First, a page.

Investment managers need in-house research to mitigate ratings flaws and tap $50T ESG boom

The news: Environmental, social, and governance (ESG) ratings lack consistency and are updated too slowly to be useful for fund managers, according to a Goldman Sachs division.

Lack of ESG clarity: The ESG ratings industry has grown exponentially in recent years as fund managers utilize third-party data for sustainable investment research. But ratings are marred by “huge subjectivity that goes into how you can determine the quality of ESG practice,” Goldman Sachs Asset Management’s Luke Barrs told Bloomberg.

In the absence of globally agreed-upon standards for ESG definitions, different providers use differing methodologies to assess companies’ scores, generating contrasting results. And the patchiness of ESG data means that the largest investment managers are forced to use two to five providers each, per EY research.

Flaws in the ratings mean wealth and asset managers need to also carry out their own research to mitigate the inconsistency risk from third party sources.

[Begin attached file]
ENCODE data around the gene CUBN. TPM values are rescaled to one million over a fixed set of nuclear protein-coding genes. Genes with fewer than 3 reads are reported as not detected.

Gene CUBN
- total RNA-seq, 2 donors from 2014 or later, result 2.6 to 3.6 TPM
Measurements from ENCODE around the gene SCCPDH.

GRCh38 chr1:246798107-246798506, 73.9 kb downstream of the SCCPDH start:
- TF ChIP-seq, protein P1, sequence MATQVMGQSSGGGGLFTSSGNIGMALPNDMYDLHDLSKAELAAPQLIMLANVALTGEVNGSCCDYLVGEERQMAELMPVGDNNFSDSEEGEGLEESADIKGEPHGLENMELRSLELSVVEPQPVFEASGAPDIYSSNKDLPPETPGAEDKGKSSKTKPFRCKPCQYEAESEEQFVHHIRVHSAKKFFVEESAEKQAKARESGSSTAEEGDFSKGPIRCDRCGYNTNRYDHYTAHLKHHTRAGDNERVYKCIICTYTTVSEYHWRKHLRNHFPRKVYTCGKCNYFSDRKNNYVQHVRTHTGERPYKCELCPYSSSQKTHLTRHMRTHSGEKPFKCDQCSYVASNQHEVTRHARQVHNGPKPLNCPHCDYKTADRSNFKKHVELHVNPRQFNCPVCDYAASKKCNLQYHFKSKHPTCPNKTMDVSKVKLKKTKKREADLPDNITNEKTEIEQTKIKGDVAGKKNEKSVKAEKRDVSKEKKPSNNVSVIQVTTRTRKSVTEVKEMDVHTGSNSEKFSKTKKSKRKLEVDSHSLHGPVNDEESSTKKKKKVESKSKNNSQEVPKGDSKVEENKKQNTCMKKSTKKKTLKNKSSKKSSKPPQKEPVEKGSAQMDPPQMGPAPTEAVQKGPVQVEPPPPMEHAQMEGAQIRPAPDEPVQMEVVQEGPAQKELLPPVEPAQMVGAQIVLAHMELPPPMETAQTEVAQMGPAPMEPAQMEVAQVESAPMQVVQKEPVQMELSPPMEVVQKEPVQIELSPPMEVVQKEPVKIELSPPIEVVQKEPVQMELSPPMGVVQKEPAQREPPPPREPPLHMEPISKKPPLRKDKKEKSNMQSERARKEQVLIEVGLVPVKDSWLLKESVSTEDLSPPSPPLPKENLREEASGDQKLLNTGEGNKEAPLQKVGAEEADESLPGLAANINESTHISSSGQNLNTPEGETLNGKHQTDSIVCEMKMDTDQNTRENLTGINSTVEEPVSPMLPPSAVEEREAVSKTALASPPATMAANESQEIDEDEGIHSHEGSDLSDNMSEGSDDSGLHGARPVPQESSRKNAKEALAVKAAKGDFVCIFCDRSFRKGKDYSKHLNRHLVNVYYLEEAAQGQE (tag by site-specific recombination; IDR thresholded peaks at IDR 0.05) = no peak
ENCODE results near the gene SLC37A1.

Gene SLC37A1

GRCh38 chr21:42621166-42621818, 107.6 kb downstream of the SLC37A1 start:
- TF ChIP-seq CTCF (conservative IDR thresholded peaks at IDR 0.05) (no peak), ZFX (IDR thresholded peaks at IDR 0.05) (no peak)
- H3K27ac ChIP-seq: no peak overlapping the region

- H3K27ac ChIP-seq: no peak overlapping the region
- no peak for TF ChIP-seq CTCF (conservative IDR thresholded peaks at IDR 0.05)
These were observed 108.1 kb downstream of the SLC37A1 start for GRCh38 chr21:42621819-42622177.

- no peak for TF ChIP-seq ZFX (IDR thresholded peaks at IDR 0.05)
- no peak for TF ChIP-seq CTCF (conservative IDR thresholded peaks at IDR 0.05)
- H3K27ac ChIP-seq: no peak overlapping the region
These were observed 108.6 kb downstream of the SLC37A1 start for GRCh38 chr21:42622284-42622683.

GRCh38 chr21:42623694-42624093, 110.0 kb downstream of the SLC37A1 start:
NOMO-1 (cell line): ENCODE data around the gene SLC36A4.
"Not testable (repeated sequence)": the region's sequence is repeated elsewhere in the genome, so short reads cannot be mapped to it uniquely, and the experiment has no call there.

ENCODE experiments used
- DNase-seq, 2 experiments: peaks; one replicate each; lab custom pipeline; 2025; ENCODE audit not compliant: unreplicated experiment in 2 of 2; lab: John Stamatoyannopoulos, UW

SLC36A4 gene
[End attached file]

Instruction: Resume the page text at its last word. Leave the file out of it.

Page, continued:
Our take: Surging client demand will continue driving ESG growth, with total assets under management (AUM) forecast to exceed $50 trillion by 2025, according to Bloomberg Intelligence. But a lack of quality, public ESG data threatens investment managers’ ability to offer accurate products and might see them run into hot water with regulators.

Insider Intelligence's new report: The Rise of ESG Investing: How Investment Managers Can Seize a $50 Trillion AUM Opportunity” highlights how ESG fund managers can lay out strategies to seize the huge growth opportunity available to them by both adopting internal ESG definitions and harnessing AI-powered technologies to generate better data:

  • Investment managers should aim to adopt an internal taxonomy based on those developed by respected international bodies, such as the EU’s green taxonomy.
  • They can also look to tap AI-powered technologies to generate quality ESG data. This could include satellite imagery for monitoring emissions or using analytics to collect information from millions of media sources. Investment managers can then offer ESG products that align with each client’s unique preferences and can avoid regulatory action.
  • A centralized data repository and stronger analytical tools should also be prioritized to aid with interpreting the disparate sources of ESG data.

Want to read more about how investment managers can seize a $50 trillion opportunity? Click here to read our report for a deeper dive into why investment managers need a strong ESG offering and what’s at stake for those that fail to overcome the ESG data challenge.